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On election day, Poe Elementary, the closest polling location to Rice, had wait times upward of two hours. The Rice University Young Democrats, Rice University College Republicans and Civic Duty Rice worked with the administration to provide a Rice shuttle to transport students to the polls. Because Harris County began allowing voters to cast their ballot at any polling location within the county in 2019, we diverted the shuttle from Poe to a West University polling location that reported no wait times. It is notable that in contrast to the area surrounding Rice, West University had three polling locations within a block of one another, with little to no line at each location. This disparity made it very easy for the disproportionately White and wealthy population of West University to vote while placing a large burden on our student population who weren’t afforded a polling place on campus. But it’s also part of a larger story in Harris County, Texas, and nationally.
This past Tuesday, Nov. 5, voters across Harris County went to the polls to cast ballots in local elections. Here at Rice, 851 individuals voted at the Rice Memorial Center. Many important municipal positions were on the ballot, including the Houston mayoral and city council races, along with Texas constitutional propositions. However, a number of Rice students who tried to vote at the RMC did not have an equal opportunity due to gross violations of one of our most essential rights.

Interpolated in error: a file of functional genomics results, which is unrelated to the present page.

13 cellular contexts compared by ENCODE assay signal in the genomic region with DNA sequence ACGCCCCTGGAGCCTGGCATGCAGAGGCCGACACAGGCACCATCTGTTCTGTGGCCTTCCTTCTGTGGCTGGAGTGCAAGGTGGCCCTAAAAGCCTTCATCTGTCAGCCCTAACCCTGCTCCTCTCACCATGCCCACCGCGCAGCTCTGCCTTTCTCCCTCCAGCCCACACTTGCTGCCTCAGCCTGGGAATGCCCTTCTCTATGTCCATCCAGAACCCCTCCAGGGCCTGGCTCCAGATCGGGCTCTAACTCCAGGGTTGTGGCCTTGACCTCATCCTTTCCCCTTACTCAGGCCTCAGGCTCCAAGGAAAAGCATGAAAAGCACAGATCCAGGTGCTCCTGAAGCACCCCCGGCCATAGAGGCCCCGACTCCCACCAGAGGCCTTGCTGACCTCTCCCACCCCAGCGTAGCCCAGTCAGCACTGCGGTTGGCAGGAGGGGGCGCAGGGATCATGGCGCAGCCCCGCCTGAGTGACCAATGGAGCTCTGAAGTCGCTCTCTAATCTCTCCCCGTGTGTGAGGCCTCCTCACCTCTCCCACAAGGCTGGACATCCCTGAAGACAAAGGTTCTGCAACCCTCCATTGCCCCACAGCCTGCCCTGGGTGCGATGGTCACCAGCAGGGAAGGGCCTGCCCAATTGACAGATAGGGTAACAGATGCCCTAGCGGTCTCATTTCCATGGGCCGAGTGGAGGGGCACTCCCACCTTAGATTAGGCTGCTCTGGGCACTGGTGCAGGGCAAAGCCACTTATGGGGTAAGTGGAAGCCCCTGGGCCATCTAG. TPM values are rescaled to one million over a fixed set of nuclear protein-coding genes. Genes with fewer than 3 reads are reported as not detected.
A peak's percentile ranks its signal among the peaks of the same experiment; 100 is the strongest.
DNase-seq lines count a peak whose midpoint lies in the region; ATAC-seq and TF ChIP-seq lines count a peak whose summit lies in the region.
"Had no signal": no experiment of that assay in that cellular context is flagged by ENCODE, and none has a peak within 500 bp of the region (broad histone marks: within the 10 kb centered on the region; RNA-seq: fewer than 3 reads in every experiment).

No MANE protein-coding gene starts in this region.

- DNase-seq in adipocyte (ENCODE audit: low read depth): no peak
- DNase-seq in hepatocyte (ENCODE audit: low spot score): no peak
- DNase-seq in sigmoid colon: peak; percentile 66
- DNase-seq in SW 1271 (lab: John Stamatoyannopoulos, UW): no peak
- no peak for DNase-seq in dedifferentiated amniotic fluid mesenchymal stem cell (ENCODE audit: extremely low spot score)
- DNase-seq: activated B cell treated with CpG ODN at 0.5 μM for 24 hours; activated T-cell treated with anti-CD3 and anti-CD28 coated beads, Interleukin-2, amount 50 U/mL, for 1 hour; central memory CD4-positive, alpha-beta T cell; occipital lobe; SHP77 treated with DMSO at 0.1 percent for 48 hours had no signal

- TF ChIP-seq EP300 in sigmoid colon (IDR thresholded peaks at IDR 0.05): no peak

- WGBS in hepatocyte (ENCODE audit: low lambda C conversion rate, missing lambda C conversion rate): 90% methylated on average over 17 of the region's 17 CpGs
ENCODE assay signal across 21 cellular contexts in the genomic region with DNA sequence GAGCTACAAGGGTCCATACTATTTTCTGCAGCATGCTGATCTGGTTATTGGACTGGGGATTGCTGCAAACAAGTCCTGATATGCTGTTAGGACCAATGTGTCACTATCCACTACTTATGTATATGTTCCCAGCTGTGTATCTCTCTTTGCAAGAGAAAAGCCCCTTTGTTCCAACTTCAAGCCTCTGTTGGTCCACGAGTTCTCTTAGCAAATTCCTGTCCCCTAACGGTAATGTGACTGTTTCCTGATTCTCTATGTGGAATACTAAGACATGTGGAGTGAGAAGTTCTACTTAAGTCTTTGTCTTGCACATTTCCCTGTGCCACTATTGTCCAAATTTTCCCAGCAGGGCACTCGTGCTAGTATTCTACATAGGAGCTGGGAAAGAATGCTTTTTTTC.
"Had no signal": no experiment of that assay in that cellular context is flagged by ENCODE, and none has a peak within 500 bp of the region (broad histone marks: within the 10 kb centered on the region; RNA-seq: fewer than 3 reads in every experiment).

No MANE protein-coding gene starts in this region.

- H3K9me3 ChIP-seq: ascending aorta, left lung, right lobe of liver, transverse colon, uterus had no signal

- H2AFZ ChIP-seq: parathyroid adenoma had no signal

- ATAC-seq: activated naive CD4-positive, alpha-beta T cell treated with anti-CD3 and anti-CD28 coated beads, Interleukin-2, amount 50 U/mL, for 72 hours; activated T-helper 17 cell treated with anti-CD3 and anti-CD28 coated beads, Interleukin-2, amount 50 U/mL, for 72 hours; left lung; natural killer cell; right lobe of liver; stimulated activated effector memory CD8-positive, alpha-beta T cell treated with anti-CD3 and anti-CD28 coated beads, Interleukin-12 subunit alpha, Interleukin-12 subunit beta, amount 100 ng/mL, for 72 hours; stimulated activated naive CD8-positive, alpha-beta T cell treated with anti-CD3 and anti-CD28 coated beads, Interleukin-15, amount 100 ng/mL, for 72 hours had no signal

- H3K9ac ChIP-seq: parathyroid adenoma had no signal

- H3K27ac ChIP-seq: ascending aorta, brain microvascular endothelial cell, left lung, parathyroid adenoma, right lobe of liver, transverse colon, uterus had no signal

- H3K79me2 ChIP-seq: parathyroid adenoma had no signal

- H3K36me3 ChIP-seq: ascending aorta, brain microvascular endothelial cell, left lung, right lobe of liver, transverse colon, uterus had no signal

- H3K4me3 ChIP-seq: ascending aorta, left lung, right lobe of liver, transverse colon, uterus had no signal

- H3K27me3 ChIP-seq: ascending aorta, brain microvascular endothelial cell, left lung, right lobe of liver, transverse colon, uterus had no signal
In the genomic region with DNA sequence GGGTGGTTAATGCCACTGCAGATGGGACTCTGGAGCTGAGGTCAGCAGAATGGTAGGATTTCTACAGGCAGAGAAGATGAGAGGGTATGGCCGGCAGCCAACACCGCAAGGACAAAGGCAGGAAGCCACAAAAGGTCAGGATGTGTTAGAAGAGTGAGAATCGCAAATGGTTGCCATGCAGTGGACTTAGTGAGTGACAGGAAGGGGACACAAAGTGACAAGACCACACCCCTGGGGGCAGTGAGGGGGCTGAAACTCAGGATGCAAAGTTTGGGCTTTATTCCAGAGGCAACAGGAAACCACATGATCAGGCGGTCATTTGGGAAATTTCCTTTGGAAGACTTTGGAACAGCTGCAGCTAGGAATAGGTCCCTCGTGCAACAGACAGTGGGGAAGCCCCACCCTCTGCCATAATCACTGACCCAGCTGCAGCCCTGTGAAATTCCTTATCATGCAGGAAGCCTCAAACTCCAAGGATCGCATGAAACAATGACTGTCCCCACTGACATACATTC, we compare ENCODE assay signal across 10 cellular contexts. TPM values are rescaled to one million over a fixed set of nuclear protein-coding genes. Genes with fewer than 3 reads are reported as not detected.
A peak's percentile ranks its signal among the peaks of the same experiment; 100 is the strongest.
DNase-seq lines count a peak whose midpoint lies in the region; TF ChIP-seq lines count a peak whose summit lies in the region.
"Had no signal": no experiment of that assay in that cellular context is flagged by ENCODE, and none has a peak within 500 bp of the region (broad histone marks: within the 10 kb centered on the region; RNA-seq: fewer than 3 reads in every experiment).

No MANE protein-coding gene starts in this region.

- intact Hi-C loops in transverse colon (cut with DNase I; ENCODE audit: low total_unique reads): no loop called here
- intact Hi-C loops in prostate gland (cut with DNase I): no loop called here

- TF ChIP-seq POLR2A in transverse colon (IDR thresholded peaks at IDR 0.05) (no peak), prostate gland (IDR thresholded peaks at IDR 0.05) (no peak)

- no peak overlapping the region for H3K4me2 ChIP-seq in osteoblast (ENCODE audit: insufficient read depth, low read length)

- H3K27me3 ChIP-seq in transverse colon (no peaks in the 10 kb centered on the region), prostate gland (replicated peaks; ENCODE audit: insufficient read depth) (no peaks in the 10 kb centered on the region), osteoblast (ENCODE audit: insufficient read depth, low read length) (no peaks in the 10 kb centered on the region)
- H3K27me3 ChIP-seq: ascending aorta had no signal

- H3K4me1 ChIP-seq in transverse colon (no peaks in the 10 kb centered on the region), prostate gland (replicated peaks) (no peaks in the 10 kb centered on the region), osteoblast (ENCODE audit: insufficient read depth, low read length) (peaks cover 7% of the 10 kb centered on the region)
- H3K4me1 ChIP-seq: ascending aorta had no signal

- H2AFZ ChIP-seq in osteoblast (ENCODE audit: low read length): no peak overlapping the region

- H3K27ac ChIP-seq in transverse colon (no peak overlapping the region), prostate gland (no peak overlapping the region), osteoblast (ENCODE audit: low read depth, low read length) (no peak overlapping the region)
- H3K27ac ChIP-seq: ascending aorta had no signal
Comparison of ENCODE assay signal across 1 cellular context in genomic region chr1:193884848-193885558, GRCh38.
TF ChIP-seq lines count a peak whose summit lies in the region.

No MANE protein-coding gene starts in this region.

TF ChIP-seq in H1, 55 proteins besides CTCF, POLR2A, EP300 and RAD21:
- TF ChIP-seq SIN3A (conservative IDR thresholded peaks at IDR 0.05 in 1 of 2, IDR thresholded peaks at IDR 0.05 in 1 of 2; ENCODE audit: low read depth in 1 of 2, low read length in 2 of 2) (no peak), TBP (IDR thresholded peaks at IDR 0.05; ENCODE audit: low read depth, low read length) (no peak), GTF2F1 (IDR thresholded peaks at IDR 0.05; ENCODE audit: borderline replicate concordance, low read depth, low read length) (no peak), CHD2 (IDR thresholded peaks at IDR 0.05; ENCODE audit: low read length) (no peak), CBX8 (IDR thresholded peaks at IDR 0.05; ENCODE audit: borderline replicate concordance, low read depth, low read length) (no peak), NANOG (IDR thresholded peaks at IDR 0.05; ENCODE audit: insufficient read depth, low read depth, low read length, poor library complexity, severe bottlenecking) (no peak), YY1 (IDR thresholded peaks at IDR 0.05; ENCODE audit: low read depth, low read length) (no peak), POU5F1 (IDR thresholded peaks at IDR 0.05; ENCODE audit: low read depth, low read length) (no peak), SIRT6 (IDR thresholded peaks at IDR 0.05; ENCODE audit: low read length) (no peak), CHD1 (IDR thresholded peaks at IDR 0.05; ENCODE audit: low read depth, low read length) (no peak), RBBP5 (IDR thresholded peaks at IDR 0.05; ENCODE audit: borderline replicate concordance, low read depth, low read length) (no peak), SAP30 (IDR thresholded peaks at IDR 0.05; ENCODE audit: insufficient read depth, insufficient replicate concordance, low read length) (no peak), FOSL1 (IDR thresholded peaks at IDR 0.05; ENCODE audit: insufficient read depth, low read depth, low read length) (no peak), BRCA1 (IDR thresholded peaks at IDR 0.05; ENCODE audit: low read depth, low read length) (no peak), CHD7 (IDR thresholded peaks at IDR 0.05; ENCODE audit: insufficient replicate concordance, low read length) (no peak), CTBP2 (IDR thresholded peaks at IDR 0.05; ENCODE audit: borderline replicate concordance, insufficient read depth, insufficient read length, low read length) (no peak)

On Nov. 6, our students made history in the ballot boxes, significantly outpacing the turnout for the presidential election two years prior. On Nov. 7, two students published an opinion piece downplaying this progress and insinuating that electoral activism wasn't an effective means to change the world. On behalf of the Rice University Young Democrats, we felt a response was necessary.